- Forget changing systems and try to remove complexity. This is what often happens when the people making the decisions are near retirement or can’t stomach a multi-year, multibillion-pound project.
- Buy a modern core banking platform off the shelf, get it working, connect it and migrate everything from the legacy systems onto it.
- Acquire one of the growing number of new banks with their state-of-the-art IT, and eventually move the whole bank onto these modern systems, which can be tailored to the bank’s needs.
- Spend money on a state-of-the-art system and make it pay by acquiring other banks and moving them to the platform.
- artificial intelligence (AI) could solve complexity issues.
TSB CEO Paul Pester issued a statement apologising to customers. He said: “I’ve just resurfaced after 48 hours with my teams who have been working as hard and fast as they can to get our services back up and running. This isn’t the level of service that we pride ourselves on providing, and isn’t what our customers have come to expect from TSB, and for that I’m truly sorry.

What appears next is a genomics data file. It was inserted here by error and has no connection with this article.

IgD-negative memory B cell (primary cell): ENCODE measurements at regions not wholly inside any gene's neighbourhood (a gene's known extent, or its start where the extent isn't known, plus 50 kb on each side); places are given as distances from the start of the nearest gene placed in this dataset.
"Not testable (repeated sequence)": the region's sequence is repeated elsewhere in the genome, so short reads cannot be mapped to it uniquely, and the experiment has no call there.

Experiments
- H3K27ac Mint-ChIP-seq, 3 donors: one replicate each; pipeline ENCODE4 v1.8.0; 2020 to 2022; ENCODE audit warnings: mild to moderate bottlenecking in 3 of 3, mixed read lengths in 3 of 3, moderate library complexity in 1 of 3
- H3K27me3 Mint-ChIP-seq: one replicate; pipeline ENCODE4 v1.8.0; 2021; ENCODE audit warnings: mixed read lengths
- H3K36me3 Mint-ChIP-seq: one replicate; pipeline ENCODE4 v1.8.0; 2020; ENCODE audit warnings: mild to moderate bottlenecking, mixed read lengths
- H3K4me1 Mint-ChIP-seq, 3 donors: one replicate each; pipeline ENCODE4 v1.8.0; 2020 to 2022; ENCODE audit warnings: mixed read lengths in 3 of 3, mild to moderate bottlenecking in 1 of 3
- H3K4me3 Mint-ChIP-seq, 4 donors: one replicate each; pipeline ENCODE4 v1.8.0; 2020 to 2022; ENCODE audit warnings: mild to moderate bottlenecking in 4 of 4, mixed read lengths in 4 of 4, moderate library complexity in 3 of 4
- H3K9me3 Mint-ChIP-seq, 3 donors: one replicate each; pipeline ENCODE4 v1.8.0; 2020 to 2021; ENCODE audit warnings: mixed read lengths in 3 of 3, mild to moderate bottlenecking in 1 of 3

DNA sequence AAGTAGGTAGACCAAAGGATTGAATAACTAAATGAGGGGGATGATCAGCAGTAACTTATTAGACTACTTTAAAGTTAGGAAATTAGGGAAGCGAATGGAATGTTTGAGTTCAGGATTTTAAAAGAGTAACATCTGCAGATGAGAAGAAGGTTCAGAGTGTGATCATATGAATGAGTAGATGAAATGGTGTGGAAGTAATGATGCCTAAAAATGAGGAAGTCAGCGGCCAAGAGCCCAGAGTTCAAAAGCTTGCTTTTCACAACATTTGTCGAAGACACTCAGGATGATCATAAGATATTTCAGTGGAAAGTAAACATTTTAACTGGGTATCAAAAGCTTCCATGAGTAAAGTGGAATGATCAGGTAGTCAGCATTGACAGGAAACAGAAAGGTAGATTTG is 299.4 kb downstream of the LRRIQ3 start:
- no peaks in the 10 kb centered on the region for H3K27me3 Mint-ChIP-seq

“We’re still seeing issues with access to our digital services. One of the steps we need to take to resolve this is to take our mobile app and online banking down for a few hours. We did this at around 10.30am (Tuesday 24 May) and we hope to be back up later this afternoon. We’ll let customers know as soon as it’s available again.
“Of course, customers can rest assured that no one will be left out of pocket as a result of these service issues.”
TSB reported that its systems were back up and running normally on Wednesday 25 April, five days after the problems began. But at the time of writing, some customers were still reporting issues.
Customers need answers